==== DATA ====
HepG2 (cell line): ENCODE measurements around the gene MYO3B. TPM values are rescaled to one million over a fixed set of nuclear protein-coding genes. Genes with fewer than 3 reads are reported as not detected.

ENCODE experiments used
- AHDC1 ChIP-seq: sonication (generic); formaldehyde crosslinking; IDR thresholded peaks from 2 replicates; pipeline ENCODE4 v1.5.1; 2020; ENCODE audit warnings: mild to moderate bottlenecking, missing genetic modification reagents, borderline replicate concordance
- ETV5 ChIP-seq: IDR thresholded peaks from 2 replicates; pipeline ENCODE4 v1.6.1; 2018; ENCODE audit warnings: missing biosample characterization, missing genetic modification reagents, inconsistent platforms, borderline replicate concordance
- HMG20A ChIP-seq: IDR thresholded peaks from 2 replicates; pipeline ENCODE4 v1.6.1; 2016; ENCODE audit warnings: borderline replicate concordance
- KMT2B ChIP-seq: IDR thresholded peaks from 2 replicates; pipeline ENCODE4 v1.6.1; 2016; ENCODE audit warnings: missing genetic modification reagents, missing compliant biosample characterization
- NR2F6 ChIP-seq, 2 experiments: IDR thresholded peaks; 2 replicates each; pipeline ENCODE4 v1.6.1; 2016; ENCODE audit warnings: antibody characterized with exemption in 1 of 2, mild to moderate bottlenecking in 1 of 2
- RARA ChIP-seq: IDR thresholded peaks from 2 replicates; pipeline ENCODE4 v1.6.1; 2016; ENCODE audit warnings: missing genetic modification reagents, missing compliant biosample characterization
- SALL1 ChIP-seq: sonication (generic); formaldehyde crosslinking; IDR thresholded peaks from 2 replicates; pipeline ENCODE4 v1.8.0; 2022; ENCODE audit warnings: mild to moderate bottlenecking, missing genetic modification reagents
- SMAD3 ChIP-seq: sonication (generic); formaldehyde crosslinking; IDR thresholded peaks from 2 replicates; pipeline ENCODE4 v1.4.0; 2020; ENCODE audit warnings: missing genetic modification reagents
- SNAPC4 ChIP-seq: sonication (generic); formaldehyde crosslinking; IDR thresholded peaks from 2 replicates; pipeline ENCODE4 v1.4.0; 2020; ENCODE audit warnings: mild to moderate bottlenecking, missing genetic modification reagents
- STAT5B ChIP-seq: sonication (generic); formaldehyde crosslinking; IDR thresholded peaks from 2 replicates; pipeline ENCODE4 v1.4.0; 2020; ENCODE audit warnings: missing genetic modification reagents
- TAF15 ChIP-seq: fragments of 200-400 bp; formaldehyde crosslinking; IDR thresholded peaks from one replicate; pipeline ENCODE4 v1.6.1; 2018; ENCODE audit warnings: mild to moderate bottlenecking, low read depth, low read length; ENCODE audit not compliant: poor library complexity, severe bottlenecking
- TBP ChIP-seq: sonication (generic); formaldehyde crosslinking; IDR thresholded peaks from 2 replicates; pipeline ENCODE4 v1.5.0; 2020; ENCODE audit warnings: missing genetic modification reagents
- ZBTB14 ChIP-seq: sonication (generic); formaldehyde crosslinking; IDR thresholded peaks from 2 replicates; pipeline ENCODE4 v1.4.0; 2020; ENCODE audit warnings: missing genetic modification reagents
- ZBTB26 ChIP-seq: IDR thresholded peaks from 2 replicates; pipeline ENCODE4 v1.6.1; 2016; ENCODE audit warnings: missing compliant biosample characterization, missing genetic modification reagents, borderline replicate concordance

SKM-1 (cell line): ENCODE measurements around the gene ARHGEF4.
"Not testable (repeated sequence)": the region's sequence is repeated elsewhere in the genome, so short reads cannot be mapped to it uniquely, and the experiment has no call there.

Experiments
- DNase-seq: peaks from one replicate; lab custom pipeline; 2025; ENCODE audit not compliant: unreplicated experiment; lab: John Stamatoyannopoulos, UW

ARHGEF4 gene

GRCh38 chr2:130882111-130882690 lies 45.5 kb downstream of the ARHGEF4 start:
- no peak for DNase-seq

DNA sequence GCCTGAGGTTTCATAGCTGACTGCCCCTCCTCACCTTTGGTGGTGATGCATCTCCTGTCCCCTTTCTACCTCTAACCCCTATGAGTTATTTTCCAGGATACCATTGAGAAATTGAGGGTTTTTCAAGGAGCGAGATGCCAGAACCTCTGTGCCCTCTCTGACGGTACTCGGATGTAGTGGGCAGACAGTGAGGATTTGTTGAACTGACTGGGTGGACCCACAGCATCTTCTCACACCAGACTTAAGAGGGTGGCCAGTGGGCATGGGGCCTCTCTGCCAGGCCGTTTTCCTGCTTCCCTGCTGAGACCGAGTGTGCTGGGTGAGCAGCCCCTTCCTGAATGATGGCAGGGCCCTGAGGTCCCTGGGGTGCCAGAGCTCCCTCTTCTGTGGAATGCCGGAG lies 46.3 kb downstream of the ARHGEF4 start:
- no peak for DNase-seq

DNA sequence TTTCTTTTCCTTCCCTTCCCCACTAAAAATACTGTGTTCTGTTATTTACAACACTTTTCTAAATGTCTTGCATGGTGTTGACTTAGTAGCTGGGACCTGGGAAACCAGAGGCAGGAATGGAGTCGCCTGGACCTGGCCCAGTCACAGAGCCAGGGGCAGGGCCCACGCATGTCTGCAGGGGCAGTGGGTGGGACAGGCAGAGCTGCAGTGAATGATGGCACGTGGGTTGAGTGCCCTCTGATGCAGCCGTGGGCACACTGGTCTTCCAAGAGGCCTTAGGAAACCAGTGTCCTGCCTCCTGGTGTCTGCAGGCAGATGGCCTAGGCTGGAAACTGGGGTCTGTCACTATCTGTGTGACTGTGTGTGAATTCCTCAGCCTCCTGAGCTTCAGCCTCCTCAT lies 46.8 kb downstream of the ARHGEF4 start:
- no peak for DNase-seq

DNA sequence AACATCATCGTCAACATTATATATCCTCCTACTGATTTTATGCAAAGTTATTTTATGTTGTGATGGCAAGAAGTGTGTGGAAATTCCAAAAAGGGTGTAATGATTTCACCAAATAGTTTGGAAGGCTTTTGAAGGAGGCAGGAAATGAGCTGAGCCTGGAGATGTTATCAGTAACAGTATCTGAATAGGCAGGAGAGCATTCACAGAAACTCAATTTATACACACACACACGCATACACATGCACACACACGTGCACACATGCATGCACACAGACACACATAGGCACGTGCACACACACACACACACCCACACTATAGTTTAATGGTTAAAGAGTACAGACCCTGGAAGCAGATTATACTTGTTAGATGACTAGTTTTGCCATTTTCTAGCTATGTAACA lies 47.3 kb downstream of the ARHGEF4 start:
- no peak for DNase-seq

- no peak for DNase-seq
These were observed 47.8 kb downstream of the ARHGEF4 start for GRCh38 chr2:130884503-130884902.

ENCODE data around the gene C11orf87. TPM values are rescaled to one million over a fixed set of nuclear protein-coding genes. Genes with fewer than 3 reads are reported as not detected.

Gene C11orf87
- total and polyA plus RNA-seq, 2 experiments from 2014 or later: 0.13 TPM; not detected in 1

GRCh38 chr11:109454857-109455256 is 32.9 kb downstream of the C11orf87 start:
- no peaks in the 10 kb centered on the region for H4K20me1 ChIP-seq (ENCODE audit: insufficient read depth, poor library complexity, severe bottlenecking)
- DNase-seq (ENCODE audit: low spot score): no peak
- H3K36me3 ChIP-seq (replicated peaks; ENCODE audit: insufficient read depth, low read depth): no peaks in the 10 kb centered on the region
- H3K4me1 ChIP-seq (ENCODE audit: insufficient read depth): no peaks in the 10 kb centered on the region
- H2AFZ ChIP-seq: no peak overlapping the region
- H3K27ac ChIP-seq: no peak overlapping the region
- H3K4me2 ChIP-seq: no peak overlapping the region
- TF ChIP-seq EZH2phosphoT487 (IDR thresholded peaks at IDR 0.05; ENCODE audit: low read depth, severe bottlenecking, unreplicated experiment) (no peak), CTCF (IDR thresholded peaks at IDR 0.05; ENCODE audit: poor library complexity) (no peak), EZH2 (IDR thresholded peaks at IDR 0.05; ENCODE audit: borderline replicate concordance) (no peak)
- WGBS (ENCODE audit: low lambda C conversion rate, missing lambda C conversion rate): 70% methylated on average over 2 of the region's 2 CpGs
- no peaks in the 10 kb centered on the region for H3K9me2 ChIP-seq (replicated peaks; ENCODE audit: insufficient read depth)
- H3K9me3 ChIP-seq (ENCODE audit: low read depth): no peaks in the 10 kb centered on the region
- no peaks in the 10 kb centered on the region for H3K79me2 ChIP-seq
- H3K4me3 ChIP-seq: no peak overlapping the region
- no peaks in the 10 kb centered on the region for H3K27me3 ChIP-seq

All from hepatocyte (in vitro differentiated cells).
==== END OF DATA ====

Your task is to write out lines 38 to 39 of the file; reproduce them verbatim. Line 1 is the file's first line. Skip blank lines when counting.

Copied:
- H3K36me3 ChIP-seq (replicated peaks; ENCODE audit: insufficient read depth, low read depth): no peaks in the 10 kb centered on the region
- H3K4me1 ChIP-seq (ENCODE audit: insufficient read depth): no peaks in the 10 kb centered on the region